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Metal prices in the United States through 1991.
Bureau of Mines
Washington, DC: U.S. Department of the Interior, Bureau of Mines, SP 1-93, 1993 Jan; :1-201
Analysis of commodity issues often requires knowledge of long-term commodity prices and an understanding of what influenced those prices. The U.S. Bureau of Mines receives numerous requests for such information on mineral commodities. This publication provides historical price data for metals in the United States and a discussion of the events that influenced those prices. Current dollar prices were compiled on an annual basis to show long-term trends. The sources of the prices are given in individual sections. Current prices given are an average for the year, the yearend price, or an average of available yearend prices. All of the commonly traded metals, such as copper, zinc, and precious metals are included. Minor metals, such as scandium rhenium, and the rare earths, are included as well. Because of its importance to many metals, including such alloying metals as chromium and nickel, steel prices are given. Iron ore, although not a metal itself, is included because of its importance to steelmaking. A few minor metals for which there were insufficient price history, such as strontium, potassium, and sodium, are excluded.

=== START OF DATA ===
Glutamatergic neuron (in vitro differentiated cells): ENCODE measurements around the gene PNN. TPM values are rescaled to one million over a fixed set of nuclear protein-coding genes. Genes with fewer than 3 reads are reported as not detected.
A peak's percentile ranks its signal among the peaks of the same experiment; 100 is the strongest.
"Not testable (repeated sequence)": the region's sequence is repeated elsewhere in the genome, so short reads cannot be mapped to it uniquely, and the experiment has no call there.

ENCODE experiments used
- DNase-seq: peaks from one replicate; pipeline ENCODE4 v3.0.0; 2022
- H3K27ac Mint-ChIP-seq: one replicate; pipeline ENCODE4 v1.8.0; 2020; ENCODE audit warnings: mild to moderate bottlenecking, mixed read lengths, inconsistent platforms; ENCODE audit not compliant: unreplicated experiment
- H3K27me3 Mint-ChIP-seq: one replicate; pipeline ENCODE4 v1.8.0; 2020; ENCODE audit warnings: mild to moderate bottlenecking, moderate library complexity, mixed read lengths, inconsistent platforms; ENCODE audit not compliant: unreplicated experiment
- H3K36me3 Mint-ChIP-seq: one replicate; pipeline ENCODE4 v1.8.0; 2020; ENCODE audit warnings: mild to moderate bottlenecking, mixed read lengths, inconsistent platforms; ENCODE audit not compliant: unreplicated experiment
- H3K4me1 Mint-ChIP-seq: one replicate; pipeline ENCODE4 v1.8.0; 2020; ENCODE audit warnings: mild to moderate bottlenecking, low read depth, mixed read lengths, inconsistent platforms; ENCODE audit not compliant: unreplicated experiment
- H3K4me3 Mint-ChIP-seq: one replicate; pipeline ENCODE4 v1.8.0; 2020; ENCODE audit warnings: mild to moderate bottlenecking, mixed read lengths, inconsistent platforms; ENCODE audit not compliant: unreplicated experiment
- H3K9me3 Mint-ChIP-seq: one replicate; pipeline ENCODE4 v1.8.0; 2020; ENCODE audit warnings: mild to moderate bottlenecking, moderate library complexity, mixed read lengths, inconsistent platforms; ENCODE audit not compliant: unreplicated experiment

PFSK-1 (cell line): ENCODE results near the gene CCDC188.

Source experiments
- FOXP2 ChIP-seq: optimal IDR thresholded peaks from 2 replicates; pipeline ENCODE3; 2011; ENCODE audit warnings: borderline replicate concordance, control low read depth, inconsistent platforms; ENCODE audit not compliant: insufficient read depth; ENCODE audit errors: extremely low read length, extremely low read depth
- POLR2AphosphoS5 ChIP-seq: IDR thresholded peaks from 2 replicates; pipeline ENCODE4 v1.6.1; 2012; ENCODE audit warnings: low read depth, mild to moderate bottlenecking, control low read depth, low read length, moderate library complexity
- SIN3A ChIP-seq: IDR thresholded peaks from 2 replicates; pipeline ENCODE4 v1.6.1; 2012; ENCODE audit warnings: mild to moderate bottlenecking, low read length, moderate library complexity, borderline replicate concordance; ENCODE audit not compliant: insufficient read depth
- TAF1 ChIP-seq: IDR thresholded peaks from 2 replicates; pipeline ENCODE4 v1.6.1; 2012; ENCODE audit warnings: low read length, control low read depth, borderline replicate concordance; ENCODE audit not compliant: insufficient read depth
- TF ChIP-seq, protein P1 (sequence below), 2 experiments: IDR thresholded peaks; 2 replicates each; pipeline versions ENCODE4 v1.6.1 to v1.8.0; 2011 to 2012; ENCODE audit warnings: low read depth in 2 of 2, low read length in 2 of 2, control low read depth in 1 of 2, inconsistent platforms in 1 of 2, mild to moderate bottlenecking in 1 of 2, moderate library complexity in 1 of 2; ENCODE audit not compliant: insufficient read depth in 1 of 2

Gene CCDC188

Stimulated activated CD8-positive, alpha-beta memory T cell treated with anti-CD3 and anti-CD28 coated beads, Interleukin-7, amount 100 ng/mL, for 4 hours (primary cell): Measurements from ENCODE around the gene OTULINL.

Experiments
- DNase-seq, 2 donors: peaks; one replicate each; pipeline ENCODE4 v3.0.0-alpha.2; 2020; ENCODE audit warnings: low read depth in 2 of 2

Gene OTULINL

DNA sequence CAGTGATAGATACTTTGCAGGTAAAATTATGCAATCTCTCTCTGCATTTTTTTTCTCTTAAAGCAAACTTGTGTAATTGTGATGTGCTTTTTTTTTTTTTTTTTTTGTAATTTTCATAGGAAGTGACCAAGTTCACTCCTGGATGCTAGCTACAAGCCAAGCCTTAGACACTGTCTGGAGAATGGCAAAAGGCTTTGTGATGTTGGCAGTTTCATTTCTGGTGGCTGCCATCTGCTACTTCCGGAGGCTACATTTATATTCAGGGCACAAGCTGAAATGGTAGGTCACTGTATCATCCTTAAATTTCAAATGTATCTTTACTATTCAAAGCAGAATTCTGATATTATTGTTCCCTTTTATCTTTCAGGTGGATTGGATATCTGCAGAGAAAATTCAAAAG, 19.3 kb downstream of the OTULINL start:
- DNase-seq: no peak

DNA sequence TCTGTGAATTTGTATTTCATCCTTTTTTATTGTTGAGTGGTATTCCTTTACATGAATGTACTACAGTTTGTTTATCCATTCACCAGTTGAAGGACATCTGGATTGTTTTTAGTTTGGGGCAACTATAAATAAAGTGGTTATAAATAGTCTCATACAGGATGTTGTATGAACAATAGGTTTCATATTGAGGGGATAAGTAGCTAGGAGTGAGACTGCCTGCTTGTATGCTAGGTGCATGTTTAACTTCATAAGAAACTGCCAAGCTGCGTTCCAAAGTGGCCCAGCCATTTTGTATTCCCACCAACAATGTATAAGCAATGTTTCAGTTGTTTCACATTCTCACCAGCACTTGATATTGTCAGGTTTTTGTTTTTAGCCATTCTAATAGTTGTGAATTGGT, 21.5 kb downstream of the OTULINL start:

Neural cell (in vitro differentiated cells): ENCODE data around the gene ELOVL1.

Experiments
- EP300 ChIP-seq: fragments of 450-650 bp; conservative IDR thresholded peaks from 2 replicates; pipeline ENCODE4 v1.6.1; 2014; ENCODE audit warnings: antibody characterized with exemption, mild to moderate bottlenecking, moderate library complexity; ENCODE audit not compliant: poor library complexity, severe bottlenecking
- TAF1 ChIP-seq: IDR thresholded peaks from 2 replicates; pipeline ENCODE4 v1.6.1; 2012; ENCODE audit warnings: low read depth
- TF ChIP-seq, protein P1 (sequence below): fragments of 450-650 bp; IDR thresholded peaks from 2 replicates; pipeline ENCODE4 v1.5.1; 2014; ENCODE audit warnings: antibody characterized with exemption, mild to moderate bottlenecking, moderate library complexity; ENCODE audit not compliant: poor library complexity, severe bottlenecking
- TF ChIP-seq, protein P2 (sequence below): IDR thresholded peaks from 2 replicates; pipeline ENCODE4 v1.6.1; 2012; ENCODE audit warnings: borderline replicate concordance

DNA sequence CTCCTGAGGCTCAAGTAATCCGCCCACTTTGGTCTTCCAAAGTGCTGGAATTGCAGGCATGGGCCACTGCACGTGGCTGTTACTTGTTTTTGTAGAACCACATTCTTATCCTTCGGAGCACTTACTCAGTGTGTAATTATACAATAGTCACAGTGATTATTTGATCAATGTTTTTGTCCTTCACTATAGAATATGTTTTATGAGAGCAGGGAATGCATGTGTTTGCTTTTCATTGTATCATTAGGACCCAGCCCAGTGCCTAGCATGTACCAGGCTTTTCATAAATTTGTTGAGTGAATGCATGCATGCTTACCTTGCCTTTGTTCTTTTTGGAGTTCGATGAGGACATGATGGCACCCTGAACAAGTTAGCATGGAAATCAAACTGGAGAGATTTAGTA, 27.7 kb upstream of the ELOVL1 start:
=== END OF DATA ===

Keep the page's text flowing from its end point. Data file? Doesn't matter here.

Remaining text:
Economics; Market-research; Commodity-management; Tables-data; Graphs-charts; Minerals; Aluminum; Iron; Iron-ores; Steel; Metal-industry; Prices
NTIS Accession No.
Washington, DC: U.S. Department of the Interior, Bureau of Mines, SP 1-93
Page last reviewed: May 5, 2020
Content source: National Institute for Occupational Safety and Health Education and Information Division